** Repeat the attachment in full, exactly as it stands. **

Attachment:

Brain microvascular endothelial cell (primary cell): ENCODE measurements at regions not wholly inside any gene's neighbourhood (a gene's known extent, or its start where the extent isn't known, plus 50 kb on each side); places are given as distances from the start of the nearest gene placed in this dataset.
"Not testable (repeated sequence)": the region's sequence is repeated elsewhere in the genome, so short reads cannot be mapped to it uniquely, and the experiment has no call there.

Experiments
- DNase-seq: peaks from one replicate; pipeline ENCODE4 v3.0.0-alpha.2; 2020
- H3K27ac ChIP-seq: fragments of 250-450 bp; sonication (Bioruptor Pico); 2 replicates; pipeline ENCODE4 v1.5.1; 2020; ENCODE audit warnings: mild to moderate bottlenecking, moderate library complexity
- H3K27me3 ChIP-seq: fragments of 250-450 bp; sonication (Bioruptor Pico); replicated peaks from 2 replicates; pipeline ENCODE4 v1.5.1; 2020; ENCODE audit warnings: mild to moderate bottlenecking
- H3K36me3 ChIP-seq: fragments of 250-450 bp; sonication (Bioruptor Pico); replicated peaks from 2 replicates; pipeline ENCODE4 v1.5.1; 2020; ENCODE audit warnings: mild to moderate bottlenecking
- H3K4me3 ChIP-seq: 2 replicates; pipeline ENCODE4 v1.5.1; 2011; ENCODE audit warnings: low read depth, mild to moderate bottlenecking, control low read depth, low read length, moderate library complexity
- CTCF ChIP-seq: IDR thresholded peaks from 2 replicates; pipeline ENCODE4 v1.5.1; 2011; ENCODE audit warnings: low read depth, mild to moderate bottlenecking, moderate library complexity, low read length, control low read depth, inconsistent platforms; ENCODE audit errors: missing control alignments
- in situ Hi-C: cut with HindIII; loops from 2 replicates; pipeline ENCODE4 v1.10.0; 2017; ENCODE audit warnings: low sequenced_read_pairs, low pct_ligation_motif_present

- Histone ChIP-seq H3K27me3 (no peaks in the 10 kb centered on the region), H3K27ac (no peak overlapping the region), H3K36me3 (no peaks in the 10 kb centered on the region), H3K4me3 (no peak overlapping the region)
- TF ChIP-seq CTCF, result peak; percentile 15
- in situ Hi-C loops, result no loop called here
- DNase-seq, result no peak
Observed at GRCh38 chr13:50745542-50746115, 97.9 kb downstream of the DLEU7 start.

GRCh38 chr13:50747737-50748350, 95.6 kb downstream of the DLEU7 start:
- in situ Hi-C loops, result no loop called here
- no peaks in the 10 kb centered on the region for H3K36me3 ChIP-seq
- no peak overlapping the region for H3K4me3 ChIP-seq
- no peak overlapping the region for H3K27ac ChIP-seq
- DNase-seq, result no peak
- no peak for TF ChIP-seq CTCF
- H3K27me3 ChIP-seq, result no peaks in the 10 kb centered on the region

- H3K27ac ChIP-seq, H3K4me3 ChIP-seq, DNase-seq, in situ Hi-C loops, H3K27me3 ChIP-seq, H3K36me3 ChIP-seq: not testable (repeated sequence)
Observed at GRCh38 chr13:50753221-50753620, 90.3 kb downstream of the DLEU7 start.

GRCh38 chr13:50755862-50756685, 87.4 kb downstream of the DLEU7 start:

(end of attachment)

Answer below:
Brain microvascular endothelial cell (primary cell): ENCODE measurements at regions not wholly inside any gene's neighbourhood (a gene's known extent, or its start where the extent isn't known, plus 50 kb on each side); places are given as distances from the start of the nearest gene placed in this dataset.
"Not testable (repeated sequence)": the region's sequence is repeated elsewhere in the genome, so short reads cannot be mapped to it uniquely, and the experiment has no call there.

Experiments
- DNase-seq: peaks from one replicate; pipeline ENCODE4 v3.0.0-alpha.2; 2020
- H3K27ac ChIP-seq: fragments of 250-450 bp; sonication (Bioruptor Pico); 2 replicates; pipeline ENCODE4 v1.5.1; 2020; ENCODE audit warnings: mild to moderate bottlenecking, moderate library complexity
- H3K27me3 ChIP-seq: fragments of 250-450 bp; sonication (Bioruptor Pico); replicated peaks from 2 replicates; pipeline ENCODE4 v1.5.1; 2020; ENCODE audit warnings: mild to moderate bottlenecking
- H3K36me3 ChIP-seq: fragments of 250-450 bp; sonication (Bioruptor Pico); replicated peaks from 2 replicates; pipeline ENCODE4 v1.5.1; 2020; ENCODE audit warnings: mild to moderate bottlenecking
- H3K4me3 ChIP-seq: 2 replicates; pipeline ENCODE4 v1.5.1; 2011; ENCODE audit warnings: low read depth, mild to moderate bottlenecking, control low read depth, low read length, moderate library complexity
- CTCF ChIP-seq: IDR thresholded peaks from 2 replicates; pipeline ENCODE4 v1.5.1; 2011; ENCODE audit warnings: low read depth, mild to moderate bottlenecking, moderate library complexity, low read length, control low read depth, inconsistent platforms; ENCODE audit errors: missing control alignments
- in situ Hi-C: cut with HindIII; loops from 2 replicates; pipeline ENCODE4 v1.10.0; 2017; ENCODE audit warnings: low sequenced_read_pairs, low pct_ligation_motif_present

- Histone ChIP-seq H3K27me3 (no peaks in the 10 kb centered on the region), H3K27ac (no peak overlapping the region), H3K36me3 (no peaks in the 10 kb centered on the region), H3K4me3 (no peak overlapping the region)
- TF ChIP-seq CTCF, result peak; percentile 15
- in situ Hi-C loops, result no loop called here
- DNase-seq, result no peak
Observed at GRCh38 chr13:50745542-50746115, 97.9 kb downstream of the DLEU7 start.

GRCh38 chr13:50747737-50748350, 95.6 kb downstream of the DLEU7 start:
- in situ Hi-C loops, result no loop called here
- no peaks in the 10 kb centered on the region for H3K36me3 ChIP-seq
- no peak overlapping the region for H3K4me3 ChIP-seq
- no peak overlapping the region for H3K27ac ChIP-seq
- DNase-seq, result no peak
- no peak for TF ChIP-seq CTCF
- H3K27me3 ChIP-seq, result no peaks in the 10 kb centered on the region

- H3K27ac ChIP-seq, H3K4me3 ChIP-seq, DNase-seq, in situ Hi-C loops, H3K27me3 ChIP-seq, H3K36me3 ChIP-seq: not testable (repeated sequence)
Observed at GRCh38 chr13:50753221-50753620, 90.3 kb downstream of the DLEU7 start.

GRCh38 chr13:50755862-50756685, 87.4 kb downstream of the DLEU7 start: